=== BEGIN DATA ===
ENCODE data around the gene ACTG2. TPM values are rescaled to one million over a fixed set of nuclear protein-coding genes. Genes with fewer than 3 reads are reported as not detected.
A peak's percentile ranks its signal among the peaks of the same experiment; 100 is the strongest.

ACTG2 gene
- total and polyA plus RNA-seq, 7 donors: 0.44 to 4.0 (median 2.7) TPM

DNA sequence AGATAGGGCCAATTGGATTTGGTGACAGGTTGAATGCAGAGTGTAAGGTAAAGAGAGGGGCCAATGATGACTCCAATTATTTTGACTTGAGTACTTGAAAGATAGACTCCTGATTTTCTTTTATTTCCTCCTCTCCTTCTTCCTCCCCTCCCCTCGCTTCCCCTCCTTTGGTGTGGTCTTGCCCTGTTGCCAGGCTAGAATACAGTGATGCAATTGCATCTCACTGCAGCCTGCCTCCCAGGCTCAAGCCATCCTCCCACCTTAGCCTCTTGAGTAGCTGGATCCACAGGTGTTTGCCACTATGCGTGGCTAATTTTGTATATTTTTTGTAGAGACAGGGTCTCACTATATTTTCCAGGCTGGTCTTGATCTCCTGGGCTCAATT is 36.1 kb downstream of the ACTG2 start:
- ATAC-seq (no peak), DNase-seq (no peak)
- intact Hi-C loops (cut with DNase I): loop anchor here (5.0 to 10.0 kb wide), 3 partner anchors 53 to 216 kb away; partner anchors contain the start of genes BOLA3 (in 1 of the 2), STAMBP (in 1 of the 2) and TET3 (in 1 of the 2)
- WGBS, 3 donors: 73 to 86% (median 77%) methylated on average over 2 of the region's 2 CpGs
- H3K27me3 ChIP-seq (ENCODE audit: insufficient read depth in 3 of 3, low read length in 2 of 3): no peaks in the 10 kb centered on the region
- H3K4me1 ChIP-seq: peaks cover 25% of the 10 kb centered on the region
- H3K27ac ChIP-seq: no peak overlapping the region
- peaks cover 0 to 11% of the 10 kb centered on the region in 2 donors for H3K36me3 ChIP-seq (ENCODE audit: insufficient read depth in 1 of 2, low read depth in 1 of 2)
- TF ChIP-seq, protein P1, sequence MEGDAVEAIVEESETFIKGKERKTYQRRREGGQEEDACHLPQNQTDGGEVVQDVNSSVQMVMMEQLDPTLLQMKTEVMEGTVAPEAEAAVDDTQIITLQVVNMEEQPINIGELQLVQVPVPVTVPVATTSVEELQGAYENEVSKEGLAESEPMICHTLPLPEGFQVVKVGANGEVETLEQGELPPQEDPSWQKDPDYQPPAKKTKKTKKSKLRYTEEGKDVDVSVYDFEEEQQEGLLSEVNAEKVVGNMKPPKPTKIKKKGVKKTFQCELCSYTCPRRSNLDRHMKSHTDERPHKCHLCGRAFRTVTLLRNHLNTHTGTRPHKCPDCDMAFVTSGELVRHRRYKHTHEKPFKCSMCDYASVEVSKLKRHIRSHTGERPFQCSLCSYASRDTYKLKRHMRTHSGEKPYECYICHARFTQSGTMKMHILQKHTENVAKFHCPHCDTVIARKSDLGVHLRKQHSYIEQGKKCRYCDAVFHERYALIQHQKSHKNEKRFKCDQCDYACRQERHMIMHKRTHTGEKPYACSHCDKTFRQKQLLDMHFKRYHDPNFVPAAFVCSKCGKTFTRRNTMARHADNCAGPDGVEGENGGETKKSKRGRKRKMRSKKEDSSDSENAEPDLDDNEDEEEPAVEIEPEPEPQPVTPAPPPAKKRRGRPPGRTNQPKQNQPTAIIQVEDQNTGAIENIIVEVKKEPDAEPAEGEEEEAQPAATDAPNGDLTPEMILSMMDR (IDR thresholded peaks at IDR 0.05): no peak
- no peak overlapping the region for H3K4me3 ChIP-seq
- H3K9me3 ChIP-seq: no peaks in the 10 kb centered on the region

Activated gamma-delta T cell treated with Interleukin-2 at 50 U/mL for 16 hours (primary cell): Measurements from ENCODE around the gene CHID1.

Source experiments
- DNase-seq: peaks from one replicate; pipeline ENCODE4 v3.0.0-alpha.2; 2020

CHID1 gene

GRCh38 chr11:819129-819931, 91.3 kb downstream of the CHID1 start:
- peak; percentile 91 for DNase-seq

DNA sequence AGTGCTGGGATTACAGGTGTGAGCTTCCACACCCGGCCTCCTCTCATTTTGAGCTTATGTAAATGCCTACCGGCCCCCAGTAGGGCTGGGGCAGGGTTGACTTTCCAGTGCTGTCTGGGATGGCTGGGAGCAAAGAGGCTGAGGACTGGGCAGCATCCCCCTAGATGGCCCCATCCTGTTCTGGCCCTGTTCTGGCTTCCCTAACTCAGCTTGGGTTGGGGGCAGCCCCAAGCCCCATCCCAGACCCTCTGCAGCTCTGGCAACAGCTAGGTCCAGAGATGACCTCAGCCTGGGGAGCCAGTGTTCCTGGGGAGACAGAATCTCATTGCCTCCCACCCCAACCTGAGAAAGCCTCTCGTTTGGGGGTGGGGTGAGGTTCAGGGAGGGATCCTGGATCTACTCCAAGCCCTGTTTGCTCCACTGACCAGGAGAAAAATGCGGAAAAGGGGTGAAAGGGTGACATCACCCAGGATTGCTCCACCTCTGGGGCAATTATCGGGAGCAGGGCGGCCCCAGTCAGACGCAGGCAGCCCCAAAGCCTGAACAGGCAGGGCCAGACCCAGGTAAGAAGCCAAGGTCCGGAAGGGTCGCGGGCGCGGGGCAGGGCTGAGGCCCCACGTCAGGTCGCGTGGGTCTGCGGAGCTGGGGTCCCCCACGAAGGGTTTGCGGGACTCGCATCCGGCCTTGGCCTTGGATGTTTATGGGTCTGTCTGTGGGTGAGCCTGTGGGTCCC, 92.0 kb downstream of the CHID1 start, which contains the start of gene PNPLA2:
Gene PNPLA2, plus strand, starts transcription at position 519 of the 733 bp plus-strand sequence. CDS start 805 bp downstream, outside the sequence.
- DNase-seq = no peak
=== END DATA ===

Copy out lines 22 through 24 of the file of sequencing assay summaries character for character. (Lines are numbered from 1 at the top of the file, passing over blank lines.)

DNA sequence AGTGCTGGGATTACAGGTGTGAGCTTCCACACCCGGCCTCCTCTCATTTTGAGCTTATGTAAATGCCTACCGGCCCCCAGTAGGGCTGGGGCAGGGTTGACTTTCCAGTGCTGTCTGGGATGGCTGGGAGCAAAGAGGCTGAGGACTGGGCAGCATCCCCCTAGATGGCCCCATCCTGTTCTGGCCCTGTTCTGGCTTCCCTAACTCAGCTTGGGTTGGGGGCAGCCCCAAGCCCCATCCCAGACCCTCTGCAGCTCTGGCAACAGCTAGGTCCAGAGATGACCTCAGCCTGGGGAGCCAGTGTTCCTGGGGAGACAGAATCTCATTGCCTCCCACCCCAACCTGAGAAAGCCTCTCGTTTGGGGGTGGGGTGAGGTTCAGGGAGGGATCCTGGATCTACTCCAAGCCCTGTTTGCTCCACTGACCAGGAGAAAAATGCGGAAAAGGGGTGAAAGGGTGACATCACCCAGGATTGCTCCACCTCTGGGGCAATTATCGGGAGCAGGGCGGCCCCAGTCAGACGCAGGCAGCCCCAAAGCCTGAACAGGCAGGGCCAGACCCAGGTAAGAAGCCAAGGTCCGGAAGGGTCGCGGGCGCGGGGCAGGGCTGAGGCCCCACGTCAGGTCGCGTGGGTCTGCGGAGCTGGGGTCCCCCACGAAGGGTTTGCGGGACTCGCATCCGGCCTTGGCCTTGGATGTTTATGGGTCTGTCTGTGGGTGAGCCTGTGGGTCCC, 92.0 kb downstream of the CHID1 start, which contains the start of gene PNPLA2:
Gene PNPLA2, plus strand, starts transcription at position 519 of the 733 bp plus-strand sequence. CDS start 805 bp downstream, outside the sequence.
- DNase-seq = no peak